These worries are especially easy to develop when we're practicing koryu. Unfortunately trying to figure out what your line of koryu is doing correctly or incorrectly by asking what other lines are doing is like trying to figure out what Tiger Woods is doing right or wrong by watching Jack Nicholas. There isn't a correct or incorrect in most koryu any more since the founder is dead. It's all a big argument about who's closest to the "original teachings". We can agonize over who's closest to some past headmaster or whether or not we're studying under the current headmaster but again, rather pointless. Most of the koryu in the West are now too big for a single headmaster to deal with, too many lines of practice.
Even in a tiny art like Niten Ichiryu you get arguments and lines fracturing.
But the bottom line is that at the end of it all the art fits the man, not the other way around. That's a big secret that takes a lot of years to learn so most of you reading this should probably put your hands over your eyes.
It comes down to "I don't look like my sensei.... why?"
That's your starting point right there, not "why doesn't my sensei look like those other guys" but "why dont' I look like sensei"?
I'll leave it up to you to make a list of reasons for yourself. Have a good look at it.
|February 10, 2009
||Why go to Japan?
I have had several students head off to Japan over the years, and of course have read lots of advice on the net that you can't learn the martial arts without going to Japan.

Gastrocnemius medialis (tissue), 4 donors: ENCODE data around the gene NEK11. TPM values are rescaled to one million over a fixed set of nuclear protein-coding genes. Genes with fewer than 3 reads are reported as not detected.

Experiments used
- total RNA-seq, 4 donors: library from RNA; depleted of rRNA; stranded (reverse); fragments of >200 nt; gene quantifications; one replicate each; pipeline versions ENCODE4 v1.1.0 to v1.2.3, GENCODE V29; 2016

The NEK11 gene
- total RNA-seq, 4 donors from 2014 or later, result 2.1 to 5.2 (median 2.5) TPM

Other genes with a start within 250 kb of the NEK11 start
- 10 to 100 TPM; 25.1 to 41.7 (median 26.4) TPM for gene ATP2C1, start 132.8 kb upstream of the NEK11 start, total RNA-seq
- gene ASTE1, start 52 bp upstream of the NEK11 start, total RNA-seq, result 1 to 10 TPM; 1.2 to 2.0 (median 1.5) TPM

It absolutely used to be the case that you had to go to Japan to learn Judo, Karate, Kendo, or any of the other Japanese arts which did not exist in North America, but I seem to recall that the last World Championships of Kendo were won by the team from Korea with the USA taking second place. Japan took third with Chinese Taipei. Eventually, every Japanese martial art of any size has been exported successfully to other countries where it is learned and taught without the need to go to Japan to study.
Are there good instructors in Japan? Top competitors? Absolutely. Should the top folks in any martial art practice in Japan? Probably, or at the very least they should practice with the top instructors from Japan. However, it does not seem to me that it is necessary to go to Japan to learn a martial art if that art is being taught by competent instructors in your home country.
In other words, if the art only exists in Japan, you must go to Japan but if it is not taught exclusively in Japan it would seem you have a choice.
Not only that, but I have had students head over to Japan and then complain that they can't find any instructors near where they end up teaching English. They now practice less than when they were in Canada. Of course that can be remedied but again, I have had more than one Japanese student join our class and comment that there was more opportunity here to practice different martial arts than back in Japan, either because of distance or because they had more access to top instructors here than they would have in Japan.